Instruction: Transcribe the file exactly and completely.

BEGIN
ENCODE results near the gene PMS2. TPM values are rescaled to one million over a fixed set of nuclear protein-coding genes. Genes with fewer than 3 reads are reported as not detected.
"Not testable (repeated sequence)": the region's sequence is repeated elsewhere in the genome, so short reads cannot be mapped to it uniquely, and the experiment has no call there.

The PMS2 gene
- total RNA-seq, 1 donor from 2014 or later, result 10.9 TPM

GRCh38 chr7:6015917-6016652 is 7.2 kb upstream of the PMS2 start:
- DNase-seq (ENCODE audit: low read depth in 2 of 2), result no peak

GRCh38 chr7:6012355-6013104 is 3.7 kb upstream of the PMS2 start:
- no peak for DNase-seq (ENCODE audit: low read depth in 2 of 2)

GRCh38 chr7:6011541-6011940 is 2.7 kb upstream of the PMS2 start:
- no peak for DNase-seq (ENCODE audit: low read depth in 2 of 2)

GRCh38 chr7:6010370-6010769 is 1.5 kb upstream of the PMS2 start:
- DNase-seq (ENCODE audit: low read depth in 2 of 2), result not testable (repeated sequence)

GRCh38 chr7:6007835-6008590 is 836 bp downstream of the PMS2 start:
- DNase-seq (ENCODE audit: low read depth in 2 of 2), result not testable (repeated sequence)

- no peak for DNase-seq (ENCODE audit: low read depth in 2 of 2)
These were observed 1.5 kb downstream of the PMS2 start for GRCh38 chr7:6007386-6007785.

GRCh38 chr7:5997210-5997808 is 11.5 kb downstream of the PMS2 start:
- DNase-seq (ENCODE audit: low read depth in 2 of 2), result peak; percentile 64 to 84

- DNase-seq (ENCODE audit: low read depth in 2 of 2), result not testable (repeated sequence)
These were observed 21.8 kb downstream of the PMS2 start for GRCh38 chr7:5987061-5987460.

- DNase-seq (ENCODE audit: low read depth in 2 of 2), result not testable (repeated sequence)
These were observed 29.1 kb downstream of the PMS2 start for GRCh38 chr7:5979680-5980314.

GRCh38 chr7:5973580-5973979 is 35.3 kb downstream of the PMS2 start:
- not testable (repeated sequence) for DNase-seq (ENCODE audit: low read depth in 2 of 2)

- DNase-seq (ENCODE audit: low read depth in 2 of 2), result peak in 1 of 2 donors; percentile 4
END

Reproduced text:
ENCODE results near the gene PMS2. TPM values are rescaled to one million over a fixed set of nuclear protein-coding genes. Genes with fewer than 3 reads are reported as not detected.
"Not testable (repeated sequence)": the region's sequence is repeated elsewhere in the genome, so short reads cannot be mapped to it uniquely, and the experiment has no call there.

The PMS2 gene
- total RNA-seq, 1 donor from 2014 or later, result 10.9 TPM

GRCh38 chr7:6015917-6016652 is 7.2 kb upstream of the PMS2 start:
- DNase-seq (ENCODE audit: low read depth in 2 of 2), result no peak

GRCh38 chr7:6012355-6013104 is 3.7 kb upstream of the PMS2 start:
- no peak for DNase-seq (ENCODE audit: low read depth in 2 of 2)

GRCh38 chr7:6011541-6011940 is 2.7 kb upstream of the PMS2 start:
- no peak for DNase-seq (ENCODE audit: low read depth in 2 of 2)

GRCh38 chr7:6010370-6010769 is 1.5 kb upstream of the PMS2 start:
- DNase-seq (ENCODE audit: low read depth in 2 of 2), result not testable (repeated sequence)

GRCh38 chr7:6007835-6008590 is 836 bp downstream of the PMS2 start:
- DNase-seq (ENCODE audit: low read depth in 2 of 2), result not testable (repeated sequence)

- no peak for DNase-seq (ENCODE audit: low read depth in 2 of 2)
These were observed 1.5 kb downstream of the PMS2 start for GRCh38 chr7:6007386-6007785.

GRCh38 chr7:5997210-5997808 is 11.5 kb downstream of the PMS2 start:
- DNase-seq (ENCODE audit: low read depth in 2 of 2), result peak; percentile 64 to 84

- DNase-seq (ENCODE audit: low read depth in 2 of 2), result not testable (repeated sequence)
These were observed 21.8 kb downstream of the PMS2 start for GRCh38 chr7:5987061-5987460.

- DNase-seq (ENCODE audit: low read depth in 2 of 2), result not testable (repeated sequence)
These were observed 29.1 kb downstream of the PMS2 start for GRCh38 chr7:5979680-5980314.

GRCh38 chr7:5973580-5973979 is 35.3 kb downstream of the PMS2 start:
- not testable (repeated sequence) for DNase-seq (ENCODE audit: low read depth in 2 of 2)

- DNase-seq (ENCODE audit: low read depth in 2 of 2), result peak in 1 of 2 donors; percentile 4